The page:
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**Formula vs. Molecular Mass**

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The Mole There are 6.02 x 1023 carbon atoms in 12 grams, one mole, of carbon. There are 6.02 x gold atoms in 197 grams, one mole, of gold. There are 6.02 x 1023 formula units of calcium chloride in grams, one mole, of CaCl2.

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**So, how do we use the mole in Chemistry?**

We use the mole to convert between the mass, volume and number of particles in a substance. We can make conversions from: Moles to particles and particles to moles. Moles to grams and grams to moles. Moles to volume of a gas and volume of a gas to moles. Any combination of the above categories!

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Molar Conversions

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**Converting from Moles to Particles.**

How many particles of Sodium Chloride are there in 2.50 moles of Sodium Chloride (NaCl)? 2.50 mol NaCl x x 1023part. = 1.51 x 1024 1 mole part. NaCl

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**Converting from Moles to Particles**

How many particles of gold are there in 4.25 moles of Au? 4.25 mol Au x x 1023 part.= 2.56x1024 part mole Au

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**Converting from Particles to Moles.**

How many moles of gold are there in 1.5 x 1024 atoms of gold? 1.5 x 1024 atoms Au x 1 mole = moles Au 6.02 x 1023 atoms

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**Converting from Particles to Moles**

How many moles of calcium chloride are there in 3.6 x 1024 particles of CaCl2? 3.6 x 1024 units x 1 mole CaCl2 = 6.0 mol CaCl2 6.02 x 1023 part.

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**Converting from Mass to Moles**

How many moles of gold are there in 25.0 grams of gold? 25.0 g Au x 1 mole Au = mol Au g Au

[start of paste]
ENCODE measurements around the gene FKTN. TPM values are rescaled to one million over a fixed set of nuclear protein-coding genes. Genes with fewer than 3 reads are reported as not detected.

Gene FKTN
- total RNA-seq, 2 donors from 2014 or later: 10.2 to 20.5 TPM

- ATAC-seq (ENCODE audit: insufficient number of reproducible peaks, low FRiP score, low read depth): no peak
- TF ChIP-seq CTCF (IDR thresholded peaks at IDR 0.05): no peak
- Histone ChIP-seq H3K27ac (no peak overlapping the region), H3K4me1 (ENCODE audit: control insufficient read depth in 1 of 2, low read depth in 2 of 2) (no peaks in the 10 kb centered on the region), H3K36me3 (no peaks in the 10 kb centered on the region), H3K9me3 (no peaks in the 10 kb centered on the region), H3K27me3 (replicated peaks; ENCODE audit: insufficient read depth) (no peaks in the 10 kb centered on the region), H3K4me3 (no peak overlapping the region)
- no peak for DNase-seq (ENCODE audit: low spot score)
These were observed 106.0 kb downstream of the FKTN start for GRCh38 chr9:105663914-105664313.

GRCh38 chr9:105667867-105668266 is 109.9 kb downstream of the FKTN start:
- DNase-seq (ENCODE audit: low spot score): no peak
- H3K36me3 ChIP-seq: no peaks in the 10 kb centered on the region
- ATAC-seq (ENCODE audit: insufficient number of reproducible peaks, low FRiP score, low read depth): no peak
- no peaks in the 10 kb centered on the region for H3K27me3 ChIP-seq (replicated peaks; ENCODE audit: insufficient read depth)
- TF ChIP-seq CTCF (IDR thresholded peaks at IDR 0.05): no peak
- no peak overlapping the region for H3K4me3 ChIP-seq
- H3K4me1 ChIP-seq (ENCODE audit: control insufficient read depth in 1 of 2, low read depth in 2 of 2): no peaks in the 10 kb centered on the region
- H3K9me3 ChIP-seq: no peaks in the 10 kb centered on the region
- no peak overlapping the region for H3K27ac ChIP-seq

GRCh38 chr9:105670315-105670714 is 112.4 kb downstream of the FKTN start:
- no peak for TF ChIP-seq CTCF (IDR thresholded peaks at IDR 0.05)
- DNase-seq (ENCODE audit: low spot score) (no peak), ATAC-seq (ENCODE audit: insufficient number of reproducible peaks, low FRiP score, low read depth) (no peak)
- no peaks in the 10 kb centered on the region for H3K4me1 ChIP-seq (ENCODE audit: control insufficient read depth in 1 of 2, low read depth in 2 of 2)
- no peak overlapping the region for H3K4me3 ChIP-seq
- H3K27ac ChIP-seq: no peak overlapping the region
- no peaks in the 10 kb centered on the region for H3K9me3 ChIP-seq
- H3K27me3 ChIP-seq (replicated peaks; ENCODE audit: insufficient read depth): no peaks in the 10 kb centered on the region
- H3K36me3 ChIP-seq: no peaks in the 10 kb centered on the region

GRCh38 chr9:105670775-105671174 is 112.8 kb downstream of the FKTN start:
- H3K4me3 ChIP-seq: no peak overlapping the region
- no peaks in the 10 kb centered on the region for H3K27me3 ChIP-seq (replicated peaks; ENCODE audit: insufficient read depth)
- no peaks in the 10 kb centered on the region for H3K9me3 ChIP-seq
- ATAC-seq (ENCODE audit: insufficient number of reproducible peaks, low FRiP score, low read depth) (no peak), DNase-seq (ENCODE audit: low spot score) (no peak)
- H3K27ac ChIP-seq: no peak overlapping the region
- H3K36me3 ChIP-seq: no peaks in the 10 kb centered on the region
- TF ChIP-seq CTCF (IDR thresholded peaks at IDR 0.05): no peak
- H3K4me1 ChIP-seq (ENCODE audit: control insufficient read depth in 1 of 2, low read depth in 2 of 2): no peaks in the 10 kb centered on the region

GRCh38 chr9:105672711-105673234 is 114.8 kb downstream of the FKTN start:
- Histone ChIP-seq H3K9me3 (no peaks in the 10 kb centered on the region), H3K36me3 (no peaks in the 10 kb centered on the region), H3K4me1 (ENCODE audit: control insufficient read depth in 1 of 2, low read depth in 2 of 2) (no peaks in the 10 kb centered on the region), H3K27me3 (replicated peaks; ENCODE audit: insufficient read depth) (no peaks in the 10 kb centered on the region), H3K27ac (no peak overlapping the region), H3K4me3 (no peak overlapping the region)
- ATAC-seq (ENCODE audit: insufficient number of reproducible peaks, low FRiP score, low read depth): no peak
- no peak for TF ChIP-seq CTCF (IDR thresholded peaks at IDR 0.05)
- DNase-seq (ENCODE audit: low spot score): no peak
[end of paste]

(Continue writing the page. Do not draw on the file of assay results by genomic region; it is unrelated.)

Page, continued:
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**Converting from Mass to Moles**

How many moles of calcium chloride are there in 75.5 grams of CaCl2? 75.5 g CaCl2 x 1 mole CaCl2 = mol CaCl2 g CaCl2

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**Converting from Moles to Mass**

How many grams of Carbon are there in 4.2 moles of Carbon? 4.2 mole C x g C = 50. g C 1 mole C

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**Converting from Moles to Mass**

How many grams of water are there in 2.75 moles of water? The molar mass of water is: = g/mol 2.75 moles H2O x g H2O = g H2O 1 mole H2O

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Volume of Gases One mole of gas (6.02 x 1023 particles of gas) occupies a volume of 22.4 liters at standard temperature and pressure. This is true if the gas is monatomic like Helium (He), diatomic like Oxygen (O2) or a compound like Carbon dioxide (CO2).

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**Converting from Volume to Moles of a gas**

How many moles of oxygen are there in 10.0L of oxygen? 10.0L O2 x 1 mole O2 = mole O2 22.4 L O2

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**Converting from Volume to Moles of a gas**

How many moles of Carbon dioxide (CO2) are there in 2.50 L of CO2 gas? 2.50 L CO2 x 1 mole CO2 = mole CO2 22.4 L CO2

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**Converting from Moles to Volume of a gas**